The NCAA has issued a couple "interpretations" on the targeting rule, by way of South Dakota head coach Bob Nielson and NCAA officiating czar Rogers Redding.
The first is that the crown of the helmet is not defined as just the top of the head, but instead everything above the facemask. "It seems that some officials have been interpreting the crown of the helmet to mean the tip-top portion of the helmet only," Redding said. "We want everyone to understand that the crown of the helmet starts from the area above the facemask to the dome of the helmet."
The second didn't seem as much of an interpretation as a reminder:
In the second interpretation, instant replay officials have been issued guidance. Last spring, the NCAA Playing Rules Oversight Committee approved a new rule proposed by the NCAA Football Rules Committee that gives instant replay officials the opportunity to stop the game to determine if an egregious targeting foul was missed by the on-field officials.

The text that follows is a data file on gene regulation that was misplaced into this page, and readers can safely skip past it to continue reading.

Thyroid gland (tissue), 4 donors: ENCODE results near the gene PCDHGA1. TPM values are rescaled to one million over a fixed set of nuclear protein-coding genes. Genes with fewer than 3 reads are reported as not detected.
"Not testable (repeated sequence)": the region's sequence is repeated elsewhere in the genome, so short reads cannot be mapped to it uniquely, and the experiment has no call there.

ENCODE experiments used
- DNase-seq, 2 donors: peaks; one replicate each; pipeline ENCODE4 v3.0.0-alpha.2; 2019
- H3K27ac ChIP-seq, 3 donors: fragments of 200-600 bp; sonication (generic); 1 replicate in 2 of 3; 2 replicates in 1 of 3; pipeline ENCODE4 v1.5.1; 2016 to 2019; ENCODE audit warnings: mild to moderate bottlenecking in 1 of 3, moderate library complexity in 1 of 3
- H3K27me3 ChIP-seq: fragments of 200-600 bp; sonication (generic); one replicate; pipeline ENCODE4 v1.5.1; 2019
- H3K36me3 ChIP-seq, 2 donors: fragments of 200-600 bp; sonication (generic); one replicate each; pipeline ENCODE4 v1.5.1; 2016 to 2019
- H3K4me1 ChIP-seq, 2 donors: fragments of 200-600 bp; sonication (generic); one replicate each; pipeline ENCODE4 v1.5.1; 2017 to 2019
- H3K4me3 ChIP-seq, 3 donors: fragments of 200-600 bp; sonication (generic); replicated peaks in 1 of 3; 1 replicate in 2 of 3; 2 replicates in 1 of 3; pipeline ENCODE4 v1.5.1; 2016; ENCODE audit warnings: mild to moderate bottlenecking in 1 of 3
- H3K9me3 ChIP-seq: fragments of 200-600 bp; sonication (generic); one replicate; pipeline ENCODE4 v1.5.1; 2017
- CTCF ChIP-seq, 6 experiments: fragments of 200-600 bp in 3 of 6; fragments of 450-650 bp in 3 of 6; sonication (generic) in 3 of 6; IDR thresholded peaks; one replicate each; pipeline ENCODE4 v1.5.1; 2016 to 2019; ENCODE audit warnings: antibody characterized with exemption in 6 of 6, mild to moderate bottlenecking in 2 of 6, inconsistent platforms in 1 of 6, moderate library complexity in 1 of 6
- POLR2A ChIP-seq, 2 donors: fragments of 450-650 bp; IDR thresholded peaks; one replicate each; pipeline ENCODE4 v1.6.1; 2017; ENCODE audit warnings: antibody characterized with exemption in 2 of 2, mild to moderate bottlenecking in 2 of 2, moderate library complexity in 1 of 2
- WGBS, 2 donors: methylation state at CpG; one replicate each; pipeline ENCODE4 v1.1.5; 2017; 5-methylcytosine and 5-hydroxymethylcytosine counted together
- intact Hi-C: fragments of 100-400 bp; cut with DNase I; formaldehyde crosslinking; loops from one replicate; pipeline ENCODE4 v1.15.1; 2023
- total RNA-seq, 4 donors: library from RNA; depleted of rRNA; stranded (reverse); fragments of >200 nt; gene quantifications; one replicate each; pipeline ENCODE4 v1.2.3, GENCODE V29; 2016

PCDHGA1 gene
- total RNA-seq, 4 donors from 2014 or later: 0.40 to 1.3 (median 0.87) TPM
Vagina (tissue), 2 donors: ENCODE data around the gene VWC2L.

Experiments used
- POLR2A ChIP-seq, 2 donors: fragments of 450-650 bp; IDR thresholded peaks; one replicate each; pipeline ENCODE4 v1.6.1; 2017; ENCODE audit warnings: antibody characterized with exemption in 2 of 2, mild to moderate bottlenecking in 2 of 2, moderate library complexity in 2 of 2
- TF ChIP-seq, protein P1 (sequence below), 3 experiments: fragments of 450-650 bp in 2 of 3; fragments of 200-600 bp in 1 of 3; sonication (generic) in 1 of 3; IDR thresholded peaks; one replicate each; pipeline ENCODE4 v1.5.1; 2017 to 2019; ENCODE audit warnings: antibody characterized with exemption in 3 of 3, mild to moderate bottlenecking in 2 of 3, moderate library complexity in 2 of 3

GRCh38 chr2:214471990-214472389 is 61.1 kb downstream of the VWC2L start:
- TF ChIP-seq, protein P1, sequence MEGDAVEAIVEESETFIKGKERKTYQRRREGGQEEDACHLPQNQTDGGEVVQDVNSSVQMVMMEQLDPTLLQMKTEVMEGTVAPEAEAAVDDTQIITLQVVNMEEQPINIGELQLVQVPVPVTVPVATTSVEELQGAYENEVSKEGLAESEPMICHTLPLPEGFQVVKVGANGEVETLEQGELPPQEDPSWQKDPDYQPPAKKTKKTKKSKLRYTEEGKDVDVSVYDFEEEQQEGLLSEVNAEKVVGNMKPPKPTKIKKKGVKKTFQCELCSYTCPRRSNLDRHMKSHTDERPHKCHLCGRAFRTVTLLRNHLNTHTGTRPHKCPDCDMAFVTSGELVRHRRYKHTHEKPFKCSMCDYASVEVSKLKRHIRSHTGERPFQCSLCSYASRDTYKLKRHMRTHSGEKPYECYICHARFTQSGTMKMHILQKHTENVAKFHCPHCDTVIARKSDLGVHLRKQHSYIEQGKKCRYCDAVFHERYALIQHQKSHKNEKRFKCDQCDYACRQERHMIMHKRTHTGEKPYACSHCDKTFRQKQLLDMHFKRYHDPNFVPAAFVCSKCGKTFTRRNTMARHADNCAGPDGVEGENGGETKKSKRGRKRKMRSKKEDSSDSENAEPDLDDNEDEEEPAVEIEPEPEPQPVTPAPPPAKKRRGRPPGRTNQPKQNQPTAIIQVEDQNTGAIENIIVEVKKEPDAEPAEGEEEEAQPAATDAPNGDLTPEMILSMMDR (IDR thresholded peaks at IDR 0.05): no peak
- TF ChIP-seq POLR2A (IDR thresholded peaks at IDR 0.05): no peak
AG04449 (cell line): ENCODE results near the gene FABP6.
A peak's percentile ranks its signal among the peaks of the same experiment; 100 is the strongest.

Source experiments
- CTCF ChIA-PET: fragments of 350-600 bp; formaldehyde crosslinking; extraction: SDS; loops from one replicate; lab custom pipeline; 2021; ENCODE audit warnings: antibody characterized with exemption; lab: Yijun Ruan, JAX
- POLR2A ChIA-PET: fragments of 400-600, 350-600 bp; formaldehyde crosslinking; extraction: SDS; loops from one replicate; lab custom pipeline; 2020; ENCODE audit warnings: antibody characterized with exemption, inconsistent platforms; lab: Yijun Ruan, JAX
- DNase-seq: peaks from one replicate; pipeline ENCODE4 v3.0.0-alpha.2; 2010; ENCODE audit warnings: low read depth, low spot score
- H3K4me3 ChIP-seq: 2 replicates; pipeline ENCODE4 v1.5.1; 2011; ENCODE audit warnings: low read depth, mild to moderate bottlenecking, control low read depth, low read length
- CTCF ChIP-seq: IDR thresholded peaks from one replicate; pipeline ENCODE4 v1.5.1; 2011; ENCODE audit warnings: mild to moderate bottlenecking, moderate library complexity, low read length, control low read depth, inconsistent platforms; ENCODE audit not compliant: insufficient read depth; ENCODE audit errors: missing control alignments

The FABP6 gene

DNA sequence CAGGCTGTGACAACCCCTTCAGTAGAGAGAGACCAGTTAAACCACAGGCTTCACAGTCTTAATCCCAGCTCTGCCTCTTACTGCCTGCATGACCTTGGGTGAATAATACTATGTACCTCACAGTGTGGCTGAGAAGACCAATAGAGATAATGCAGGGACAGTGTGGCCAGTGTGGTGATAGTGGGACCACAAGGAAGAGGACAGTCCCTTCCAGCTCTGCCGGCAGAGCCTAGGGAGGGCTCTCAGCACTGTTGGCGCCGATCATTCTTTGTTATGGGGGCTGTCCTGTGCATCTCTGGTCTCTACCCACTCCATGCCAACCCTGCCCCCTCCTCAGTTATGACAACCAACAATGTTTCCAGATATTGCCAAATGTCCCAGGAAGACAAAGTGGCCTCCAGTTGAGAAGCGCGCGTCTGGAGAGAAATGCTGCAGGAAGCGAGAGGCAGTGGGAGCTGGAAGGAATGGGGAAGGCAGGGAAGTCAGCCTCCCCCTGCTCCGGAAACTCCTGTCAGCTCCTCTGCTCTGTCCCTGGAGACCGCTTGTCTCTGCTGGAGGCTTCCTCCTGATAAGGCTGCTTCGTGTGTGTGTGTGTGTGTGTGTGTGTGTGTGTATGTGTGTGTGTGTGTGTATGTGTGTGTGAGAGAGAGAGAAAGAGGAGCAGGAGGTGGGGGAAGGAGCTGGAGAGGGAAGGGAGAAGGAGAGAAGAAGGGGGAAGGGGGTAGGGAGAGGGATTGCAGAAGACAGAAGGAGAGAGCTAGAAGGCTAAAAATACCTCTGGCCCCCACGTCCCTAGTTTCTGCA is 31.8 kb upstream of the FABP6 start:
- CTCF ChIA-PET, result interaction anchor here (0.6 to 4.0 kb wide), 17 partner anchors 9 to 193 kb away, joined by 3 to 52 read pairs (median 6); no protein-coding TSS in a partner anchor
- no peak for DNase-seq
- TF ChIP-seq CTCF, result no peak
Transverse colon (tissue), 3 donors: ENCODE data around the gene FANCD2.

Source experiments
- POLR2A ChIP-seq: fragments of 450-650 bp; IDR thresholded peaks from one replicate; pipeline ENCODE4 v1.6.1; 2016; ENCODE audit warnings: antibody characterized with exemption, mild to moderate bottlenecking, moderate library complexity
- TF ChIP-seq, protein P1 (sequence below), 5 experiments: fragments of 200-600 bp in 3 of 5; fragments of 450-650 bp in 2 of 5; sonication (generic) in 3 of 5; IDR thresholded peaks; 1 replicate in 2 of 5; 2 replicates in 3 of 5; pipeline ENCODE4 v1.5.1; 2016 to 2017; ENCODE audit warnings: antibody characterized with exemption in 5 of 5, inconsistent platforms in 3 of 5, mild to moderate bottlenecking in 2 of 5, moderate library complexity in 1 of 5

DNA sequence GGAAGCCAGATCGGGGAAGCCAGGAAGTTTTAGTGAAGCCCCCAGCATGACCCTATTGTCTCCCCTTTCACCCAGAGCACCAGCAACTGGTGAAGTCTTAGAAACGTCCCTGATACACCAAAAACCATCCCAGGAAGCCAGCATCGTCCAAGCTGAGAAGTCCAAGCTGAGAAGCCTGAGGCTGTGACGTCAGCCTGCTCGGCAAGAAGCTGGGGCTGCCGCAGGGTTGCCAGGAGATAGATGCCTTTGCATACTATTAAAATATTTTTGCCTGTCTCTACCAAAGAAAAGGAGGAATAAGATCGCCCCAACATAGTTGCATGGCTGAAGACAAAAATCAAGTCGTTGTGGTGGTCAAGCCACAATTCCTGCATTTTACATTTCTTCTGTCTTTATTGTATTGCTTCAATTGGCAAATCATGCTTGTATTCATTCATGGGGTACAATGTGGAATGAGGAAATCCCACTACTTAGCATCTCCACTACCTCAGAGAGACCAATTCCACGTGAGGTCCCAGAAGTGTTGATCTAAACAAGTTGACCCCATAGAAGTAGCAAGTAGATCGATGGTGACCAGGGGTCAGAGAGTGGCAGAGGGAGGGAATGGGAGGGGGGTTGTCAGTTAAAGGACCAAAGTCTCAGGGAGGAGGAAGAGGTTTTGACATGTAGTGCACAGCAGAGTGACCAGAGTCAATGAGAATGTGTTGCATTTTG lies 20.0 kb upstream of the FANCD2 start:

For example, when no targeting foul is called on the field, the instant replay official can stop the game to call a foul if the hit was so clear and obvious that it would have been confirmed had it been flagged.
“There have been some instances where this rule could’ve been applied for targeting fouls,” Redding said. “We want to provide more guidance so that this rule is applied more consistently.”
Essentially, expect to see more games stopped due to the eye in the sky calling targeting fouls that the stripes on the field did not see.
Now if only those in power could give us a clear definition of what a catch actually is.